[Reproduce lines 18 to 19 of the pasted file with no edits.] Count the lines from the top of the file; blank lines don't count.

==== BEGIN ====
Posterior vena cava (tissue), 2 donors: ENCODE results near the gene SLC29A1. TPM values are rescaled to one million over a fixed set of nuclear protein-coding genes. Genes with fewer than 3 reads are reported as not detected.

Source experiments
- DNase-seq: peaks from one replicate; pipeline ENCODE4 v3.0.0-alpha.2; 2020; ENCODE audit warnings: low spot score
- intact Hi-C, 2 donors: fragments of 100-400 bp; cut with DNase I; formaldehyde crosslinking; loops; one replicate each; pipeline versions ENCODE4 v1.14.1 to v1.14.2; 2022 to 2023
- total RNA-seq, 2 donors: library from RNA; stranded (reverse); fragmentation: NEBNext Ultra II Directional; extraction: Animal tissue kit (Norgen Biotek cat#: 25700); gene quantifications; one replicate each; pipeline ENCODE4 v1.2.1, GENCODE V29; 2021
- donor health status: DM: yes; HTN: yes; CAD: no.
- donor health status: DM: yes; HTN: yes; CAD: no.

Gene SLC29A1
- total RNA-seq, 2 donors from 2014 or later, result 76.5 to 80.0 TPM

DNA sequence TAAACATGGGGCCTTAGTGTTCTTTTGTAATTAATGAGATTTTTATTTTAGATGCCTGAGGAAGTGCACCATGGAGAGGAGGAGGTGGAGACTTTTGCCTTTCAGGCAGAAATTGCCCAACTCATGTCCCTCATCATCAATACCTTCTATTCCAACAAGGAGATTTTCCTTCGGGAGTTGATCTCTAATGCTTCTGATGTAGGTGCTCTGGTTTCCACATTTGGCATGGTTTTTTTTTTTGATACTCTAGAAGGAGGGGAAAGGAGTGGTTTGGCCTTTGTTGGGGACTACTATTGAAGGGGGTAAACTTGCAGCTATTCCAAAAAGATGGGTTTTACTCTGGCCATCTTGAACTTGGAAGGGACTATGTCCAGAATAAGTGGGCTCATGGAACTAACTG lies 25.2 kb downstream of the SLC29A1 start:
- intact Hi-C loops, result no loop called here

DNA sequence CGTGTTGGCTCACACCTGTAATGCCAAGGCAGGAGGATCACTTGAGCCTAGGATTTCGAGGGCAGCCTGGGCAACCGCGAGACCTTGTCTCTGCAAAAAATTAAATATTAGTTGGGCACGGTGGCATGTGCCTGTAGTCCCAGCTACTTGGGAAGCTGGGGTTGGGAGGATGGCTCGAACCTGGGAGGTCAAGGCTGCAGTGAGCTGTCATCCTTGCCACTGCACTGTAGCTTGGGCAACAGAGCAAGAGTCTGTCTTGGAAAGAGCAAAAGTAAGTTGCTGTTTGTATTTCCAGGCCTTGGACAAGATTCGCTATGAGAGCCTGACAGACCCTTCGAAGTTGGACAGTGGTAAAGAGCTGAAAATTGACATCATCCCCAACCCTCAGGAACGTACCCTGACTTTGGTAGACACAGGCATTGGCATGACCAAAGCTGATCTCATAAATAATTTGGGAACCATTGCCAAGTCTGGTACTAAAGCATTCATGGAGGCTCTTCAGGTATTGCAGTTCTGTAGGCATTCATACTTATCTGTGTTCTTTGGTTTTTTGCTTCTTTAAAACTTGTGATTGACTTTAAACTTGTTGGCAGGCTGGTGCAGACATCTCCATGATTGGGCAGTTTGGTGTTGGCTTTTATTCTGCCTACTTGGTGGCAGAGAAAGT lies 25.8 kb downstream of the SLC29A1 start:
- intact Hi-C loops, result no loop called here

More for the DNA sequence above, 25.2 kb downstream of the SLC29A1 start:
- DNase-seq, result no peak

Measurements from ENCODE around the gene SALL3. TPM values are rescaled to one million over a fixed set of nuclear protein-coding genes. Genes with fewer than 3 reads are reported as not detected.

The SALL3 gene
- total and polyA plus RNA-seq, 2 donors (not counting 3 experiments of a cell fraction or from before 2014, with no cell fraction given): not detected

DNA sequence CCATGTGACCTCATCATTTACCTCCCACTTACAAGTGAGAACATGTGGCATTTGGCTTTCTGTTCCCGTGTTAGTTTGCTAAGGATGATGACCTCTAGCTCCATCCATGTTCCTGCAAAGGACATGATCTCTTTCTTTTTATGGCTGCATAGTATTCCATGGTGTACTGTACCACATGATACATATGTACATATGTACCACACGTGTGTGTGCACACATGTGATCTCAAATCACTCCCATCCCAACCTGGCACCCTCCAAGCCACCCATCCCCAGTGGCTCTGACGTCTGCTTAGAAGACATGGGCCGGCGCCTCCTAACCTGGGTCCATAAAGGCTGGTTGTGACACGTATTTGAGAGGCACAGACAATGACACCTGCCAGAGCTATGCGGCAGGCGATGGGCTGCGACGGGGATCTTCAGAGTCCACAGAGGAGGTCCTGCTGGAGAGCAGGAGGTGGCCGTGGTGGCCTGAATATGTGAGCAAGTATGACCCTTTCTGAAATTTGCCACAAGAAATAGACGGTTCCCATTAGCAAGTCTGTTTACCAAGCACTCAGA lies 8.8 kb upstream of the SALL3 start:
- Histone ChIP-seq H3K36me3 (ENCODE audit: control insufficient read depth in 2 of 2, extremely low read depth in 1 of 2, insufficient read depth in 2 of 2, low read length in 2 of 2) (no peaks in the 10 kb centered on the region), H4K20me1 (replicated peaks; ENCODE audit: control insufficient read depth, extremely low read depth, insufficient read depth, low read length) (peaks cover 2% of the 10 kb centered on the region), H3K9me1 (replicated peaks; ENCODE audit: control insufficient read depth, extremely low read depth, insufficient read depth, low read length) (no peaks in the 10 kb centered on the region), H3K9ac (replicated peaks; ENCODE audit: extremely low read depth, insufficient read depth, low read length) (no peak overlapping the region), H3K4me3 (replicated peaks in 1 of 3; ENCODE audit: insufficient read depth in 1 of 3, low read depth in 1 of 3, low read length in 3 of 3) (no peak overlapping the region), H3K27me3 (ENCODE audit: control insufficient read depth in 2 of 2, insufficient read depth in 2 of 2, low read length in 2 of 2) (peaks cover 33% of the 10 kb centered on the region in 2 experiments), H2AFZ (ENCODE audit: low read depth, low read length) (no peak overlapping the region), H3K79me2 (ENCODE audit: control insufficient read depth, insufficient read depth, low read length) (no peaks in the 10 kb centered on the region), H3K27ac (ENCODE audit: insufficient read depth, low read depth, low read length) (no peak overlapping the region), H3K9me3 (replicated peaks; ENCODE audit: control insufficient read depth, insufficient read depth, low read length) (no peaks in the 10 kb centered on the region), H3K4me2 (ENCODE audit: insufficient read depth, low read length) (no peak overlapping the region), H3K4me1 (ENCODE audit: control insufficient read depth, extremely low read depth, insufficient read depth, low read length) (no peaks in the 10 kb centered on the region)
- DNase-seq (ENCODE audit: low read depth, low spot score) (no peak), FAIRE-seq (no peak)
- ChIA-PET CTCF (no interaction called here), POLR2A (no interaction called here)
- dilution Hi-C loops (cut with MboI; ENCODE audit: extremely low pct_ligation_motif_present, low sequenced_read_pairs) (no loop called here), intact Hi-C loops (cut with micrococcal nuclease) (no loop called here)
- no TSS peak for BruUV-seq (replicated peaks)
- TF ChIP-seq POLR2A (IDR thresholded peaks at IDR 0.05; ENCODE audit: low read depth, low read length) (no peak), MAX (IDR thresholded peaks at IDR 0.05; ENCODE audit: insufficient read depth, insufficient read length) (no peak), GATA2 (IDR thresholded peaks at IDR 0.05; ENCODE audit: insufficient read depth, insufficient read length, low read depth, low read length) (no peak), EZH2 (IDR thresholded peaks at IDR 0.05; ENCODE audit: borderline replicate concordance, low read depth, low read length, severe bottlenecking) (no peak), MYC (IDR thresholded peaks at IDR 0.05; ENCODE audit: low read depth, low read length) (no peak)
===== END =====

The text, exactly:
- total and polyA plus RNA-seq, 2 donors (not counting 3 experiments of a cell fraction or from before 2014, with no cell fraction given): not detected

DNA sequence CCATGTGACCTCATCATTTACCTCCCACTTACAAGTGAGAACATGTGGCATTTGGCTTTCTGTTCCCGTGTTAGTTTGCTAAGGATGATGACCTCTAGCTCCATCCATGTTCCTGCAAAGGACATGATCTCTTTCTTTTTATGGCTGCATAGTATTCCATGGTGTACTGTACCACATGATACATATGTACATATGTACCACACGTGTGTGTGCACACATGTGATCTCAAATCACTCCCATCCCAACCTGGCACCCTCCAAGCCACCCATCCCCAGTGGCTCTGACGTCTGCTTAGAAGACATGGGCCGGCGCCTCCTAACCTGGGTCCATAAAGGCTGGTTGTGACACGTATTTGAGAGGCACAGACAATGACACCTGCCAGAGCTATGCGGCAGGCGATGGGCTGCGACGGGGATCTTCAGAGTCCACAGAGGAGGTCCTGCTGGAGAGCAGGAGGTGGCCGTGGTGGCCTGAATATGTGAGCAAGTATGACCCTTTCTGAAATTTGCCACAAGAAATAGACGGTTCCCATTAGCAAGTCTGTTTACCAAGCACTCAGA lies 8.8 kb upstream of the SALL3 start: